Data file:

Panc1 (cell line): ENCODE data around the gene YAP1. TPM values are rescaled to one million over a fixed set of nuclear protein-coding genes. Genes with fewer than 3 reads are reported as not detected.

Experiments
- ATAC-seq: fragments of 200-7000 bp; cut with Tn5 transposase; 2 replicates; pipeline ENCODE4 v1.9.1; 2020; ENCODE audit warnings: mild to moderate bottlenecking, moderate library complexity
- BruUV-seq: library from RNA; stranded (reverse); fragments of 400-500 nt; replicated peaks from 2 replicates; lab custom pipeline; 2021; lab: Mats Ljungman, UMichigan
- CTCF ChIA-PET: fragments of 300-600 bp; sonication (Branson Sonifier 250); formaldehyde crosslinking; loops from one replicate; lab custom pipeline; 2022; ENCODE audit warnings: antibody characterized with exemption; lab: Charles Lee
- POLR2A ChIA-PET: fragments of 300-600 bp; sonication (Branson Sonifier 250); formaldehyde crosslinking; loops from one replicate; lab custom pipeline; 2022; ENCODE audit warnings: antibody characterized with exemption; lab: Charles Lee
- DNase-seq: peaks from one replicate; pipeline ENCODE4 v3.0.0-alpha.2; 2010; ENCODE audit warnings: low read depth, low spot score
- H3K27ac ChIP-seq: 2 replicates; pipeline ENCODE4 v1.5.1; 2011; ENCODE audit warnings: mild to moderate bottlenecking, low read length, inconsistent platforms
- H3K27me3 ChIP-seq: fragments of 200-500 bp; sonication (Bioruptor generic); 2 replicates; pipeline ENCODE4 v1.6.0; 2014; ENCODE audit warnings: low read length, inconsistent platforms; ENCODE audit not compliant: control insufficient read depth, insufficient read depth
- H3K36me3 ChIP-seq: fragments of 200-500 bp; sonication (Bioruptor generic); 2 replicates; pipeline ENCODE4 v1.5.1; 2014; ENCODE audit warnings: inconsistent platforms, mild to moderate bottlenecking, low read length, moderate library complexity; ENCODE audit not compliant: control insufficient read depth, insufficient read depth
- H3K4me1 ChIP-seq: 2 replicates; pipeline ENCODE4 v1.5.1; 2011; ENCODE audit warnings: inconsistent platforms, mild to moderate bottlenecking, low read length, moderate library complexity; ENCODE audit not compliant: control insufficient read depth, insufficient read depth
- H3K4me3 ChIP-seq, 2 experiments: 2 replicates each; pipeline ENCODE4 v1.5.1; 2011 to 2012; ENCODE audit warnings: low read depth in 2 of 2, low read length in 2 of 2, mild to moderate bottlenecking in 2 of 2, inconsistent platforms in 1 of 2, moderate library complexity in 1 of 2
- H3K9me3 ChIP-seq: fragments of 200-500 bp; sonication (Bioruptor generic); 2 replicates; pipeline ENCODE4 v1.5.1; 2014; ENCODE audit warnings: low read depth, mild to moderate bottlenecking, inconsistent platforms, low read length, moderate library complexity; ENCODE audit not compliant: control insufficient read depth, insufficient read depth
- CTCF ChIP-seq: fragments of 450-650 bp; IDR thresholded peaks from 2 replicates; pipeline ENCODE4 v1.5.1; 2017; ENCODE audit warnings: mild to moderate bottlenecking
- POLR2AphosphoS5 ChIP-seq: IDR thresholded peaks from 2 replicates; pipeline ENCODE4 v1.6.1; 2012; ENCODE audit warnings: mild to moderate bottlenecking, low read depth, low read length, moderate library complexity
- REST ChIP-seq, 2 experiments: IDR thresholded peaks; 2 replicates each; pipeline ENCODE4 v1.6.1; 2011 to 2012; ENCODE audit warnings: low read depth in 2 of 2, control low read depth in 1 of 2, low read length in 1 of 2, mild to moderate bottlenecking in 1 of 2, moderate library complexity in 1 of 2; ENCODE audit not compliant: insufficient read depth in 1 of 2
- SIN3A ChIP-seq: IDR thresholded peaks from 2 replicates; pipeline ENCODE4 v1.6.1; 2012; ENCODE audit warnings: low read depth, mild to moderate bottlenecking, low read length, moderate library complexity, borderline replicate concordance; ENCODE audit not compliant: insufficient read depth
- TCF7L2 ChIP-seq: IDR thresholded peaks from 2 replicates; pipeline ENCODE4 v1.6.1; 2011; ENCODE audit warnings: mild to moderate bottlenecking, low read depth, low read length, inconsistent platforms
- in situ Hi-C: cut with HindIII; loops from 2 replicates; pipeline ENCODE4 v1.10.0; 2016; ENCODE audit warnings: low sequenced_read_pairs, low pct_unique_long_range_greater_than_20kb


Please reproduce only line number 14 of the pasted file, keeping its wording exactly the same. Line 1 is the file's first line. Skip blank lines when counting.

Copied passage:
- CTCF ChIP-seq: fragments of 450-650 bp; IDR thresholded peaks from 2 replicates; pipeline ENCODE4 v1.5.1; 2017; ENCODE audit warnings: mild to moderate bottlenecking